In some states, emancipation may occur automatically if a child joins the military. Parental consent is typically needed for children under 18, and minors who are 17 can enlist in the Air Force, Army, Coast Guard, Marine Corps, Navy, and Space Force.
What Qualifies for Emancipation in Illinois
Emancipation occurs automatically at age 18. However, in Illinois, marriage or enlistment in the armed forces does not automatically mean emancipation.
Emancipation of a minor in the state can apply only to mature minors who are between 16 and 18 years old. In other words, someone who is 15 does not yet qualify for legal emancipation.
Emancipated minors must be capable of managing their own affairs and should be living partially or completely independently of their parents or caregivers. Judges do not easily grant emancipation orders. Minors must meet strict criteria to qualify.
Legal emancipation also does not occur simply because a minor runs away from home constantly, has a baby, drops out of school, or gets public assistance. Minors in Illinois must have someone else file a court case on their behalf. They must show a judge they are mature minors.
Emancipation is more likely to be granted if the parents do not contest it, the minor has plans for where to live and get financial support, and has people such as employers and teachers to vouch for his or her maturity. A work history and a financial plan can help minors make their case, too.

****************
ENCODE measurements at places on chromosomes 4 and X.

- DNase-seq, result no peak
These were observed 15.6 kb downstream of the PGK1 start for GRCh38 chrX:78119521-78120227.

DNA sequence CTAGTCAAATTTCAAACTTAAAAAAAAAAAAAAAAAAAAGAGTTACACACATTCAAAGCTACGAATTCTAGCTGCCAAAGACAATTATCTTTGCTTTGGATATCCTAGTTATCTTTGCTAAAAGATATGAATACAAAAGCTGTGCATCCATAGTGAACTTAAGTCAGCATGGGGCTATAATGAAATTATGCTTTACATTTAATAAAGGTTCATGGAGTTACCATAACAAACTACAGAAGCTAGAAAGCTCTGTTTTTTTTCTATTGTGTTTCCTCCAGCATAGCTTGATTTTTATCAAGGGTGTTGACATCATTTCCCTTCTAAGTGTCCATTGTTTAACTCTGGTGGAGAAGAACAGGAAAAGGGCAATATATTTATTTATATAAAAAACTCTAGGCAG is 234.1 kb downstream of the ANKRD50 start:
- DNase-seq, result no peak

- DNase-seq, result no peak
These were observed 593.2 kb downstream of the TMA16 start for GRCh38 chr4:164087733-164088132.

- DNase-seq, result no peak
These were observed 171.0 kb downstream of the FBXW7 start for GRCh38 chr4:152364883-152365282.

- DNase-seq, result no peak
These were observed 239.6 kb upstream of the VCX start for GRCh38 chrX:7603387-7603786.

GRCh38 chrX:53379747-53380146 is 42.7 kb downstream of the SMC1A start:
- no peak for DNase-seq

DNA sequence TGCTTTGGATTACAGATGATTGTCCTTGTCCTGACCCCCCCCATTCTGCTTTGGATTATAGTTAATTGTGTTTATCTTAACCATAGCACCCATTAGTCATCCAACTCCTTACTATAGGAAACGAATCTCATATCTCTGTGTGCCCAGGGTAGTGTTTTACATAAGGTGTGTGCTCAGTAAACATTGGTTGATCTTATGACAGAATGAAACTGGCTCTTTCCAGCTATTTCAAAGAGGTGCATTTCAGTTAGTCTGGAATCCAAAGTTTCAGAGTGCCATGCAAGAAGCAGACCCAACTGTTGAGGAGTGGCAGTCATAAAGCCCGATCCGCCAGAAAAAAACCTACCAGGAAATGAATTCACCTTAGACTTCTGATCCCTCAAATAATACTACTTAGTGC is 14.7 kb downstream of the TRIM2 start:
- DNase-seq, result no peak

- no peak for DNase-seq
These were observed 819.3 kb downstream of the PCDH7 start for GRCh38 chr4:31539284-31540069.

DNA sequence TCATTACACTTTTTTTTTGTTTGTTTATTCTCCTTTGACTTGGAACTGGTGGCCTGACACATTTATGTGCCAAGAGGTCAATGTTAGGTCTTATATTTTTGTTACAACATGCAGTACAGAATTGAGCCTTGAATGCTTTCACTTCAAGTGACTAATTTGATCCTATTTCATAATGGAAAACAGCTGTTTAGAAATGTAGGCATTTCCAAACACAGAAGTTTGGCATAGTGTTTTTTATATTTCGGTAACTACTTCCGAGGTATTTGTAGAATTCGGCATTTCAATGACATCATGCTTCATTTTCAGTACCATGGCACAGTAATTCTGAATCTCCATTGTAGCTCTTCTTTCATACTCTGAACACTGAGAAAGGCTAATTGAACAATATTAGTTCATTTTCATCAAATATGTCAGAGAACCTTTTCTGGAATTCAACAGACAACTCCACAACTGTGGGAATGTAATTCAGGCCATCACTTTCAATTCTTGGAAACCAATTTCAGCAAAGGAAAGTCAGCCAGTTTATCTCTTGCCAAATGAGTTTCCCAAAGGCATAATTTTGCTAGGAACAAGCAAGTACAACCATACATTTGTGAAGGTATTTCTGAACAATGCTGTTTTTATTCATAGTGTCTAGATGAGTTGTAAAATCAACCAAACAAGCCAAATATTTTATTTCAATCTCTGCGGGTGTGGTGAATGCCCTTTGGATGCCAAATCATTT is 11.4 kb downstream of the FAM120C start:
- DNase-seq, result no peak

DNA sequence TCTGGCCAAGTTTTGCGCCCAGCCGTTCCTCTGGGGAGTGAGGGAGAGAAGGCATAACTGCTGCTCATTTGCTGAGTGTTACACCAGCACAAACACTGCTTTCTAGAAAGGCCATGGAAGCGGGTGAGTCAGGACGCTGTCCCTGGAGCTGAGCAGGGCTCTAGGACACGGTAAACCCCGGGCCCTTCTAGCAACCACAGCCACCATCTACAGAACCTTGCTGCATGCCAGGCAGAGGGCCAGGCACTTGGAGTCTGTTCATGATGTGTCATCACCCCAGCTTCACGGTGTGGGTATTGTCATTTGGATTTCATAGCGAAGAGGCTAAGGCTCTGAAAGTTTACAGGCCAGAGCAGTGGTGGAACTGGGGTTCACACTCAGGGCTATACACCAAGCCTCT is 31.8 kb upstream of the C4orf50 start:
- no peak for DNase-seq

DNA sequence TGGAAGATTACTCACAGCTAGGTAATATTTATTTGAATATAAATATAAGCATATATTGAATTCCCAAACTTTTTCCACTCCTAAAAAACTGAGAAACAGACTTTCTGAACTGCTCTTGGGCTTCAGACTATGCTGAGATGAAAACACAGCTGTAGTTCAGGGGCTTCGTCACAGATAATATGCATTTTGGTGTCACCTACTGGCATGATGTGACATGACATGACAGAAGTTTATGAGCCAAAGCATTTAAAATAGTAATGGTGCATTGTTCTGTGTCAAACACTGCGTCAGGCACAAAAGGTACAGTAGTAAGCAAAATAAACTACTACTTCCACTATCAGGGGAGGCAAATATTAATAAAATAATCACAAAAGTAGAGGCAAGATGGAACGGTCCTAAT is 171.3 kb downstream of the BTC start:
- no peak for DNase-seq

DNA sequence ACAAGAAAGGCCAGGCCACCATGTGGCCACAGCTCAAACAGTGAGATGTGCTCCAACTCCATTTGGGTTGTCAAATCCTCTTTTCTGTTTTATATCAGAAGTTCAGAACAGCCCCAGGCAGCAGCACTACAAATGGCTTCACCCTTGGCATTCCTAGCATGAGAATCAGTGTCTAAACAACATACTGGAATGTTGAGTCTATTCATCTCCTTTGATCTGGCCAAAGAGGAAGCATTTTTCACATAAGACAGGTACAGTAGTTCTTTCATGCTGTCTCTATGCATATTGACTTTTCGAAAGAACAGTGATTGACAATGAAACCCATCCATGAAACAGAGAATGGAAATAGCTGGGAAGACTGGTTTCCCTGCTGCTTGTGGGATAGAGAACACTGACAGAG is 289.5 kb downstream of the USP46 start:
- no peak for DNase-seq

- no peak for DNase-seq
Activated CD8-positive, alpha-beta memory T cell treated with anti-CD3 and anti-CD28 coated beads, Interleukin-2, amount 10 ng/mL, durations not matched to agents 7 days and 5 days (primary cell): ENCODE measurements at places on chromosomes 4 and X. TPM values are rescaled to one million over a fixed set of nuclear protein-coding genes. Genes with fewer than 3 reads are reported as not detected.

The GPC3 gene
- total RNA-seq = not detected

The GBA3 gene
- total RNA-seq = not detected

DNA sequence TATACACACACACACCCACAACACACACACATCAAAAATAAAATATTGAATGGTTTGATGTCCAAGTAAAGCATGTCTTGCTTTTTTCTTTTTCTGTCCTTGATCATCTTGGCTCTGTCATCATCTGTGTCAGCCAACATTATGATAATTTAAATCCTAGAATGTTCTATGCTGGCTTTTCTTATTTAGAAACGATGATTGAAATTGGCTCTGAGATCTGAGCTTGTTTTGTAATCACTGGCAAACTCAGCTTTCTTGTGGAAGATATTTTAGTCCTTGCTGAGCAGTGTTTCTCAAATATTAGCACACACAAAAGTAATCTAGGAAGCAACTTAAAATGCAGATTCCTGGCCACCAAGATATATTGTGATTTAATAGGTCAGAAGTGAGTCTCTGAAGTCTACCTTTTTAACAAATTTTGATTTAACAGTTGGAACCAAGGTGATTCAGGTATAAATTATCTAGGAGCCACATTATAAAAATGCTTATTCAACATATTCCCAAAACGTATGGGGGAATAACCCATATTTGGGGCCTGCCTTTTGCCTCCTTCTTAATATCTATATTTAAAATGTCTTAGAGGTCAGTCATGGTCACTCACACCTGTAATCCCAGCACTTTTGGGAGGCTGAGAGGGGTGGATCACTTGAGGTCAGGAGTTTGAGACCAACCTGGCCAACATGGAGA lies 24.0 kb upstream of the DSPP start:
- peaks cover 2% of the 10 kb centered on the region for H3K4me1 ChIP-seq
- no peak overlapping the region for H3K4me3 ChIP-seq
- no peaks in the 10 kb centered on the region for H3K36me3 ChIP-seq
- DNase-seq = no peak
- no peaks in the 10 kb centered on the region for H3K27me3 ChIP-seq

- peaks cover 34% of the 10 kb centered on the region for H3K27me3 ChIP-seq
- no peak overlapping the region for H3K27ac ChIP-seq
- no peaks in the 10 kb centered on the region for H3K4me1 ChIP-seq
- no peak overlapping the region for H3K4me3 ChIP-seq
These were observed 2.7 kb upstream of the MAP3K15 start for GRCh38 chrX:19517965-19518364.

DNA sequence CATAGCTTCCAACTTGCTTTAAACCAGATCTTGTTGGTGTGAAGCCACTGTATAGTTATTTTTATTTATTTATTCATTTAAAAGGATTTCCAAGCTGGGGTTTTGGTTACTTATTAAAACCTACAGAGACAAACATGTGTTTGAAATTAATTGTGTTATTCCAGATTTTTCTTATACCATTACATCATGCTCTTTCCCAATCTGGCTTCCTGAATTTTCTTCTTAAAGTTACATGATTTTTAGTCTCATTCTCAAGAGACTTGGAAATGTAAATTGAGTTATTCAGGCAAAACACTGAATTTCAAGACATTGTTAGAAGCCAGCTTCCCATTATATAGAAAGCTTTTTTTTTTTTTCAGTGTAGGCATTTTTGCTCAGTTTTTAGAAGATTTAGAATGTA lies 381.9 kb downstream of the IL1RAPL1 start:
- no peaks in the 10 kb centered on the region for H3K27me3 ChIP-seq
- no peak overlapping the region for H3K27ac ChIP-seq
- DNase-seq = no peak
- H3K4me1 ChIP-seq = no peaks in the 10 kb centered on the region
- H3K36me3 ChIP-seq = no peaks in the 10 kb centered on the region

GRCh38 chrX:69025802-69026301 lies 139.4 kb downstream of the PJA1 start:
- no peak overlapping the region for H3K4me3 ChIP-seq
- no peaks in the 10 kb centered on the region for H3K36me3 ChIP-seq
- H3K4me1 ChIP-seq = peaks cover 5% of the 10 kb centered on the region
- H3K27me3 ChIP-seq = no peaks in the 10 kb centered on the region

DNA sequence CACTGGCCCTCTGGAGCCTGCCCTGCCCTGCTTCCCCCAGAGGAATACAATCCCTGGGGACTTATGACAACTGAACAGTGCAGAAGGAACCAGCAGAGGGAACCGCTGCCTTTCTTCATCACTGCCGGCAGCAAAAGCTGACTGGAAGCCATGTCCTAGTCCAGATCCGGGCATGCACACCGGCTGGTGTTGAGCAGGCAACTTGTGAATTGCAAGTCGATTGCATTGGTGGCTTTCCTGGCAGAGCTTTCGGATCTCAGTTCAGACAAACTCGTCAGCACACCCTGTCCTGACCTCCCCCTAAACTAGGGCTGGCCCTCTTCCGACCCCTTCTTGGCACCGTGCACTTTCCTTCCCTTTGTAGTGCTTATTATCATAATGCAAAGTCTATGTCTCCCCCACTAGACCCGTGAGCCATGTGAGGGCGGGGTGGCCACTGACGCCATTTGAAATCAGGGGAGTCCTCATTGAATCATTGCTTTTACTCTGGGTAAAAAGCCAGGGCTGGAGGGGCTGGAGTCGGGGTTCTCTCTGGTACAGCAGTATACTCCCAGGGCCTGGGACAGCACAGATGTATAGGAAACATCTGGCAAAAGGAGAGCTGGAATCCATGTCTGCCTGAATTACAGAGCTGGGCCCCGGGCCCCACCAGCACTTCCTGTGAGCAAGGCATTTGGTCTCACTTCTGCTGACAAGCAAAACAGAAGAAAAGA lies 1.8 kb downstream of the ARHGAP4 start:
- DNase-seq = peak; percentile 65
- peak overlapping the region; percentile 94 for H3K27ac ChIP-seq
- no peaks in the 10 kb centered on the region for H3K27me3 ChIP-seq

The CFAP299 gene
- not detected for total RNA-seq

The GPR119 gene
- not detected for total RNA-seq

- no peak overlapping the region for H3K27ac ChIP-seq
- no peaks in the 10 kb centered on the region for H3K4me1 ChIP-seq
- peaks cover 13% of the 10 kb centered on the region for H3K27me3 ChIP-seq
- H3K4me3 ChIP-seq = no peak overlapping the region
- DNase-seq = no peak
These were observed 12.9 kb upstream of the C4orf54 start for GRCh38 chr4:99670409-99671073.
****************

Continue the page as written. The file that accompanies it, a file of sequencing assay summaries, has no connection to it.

Emancipated minors may qualify for public aid in some cases, but hoping to get it cannot be the reason for emancipation. If minors become emancipated and later realize they need aid, they should apply for it as an adult.
Reasons to Modify a Child Support Order
The emancipation of a minor can occur automatically when a child turns 18 or beforehand as part of a court process. Some parents think that their child support obligations end when their children turn 18 with no exceptions. This is not necessarily the case. A child support lawyer is a good person to advise you on the particulars of your situation.
Child support often continues when a child turns 18 if the child is still in high school. In these cases, the original court order may require the noncustodial parent to pay until the child graduates from high school or turns 19.
Similarly, the parent could be required to keep paying if the child attends a trade school or college, or has a disability. The parent could also be under a mandate to keep paying if one court order applies to multiple children.
Parents can modify child support in Illinois in many cases with the court’s approval. There are reasons besides emancipation to modify a child support order, of course. They include the following:
- One parent’s (or both parents’) income has significantly increased or decreased
- The child has different needs now due to disability or other circumstances
- The child’s basic needs have changed (no longer attends daycare, for example)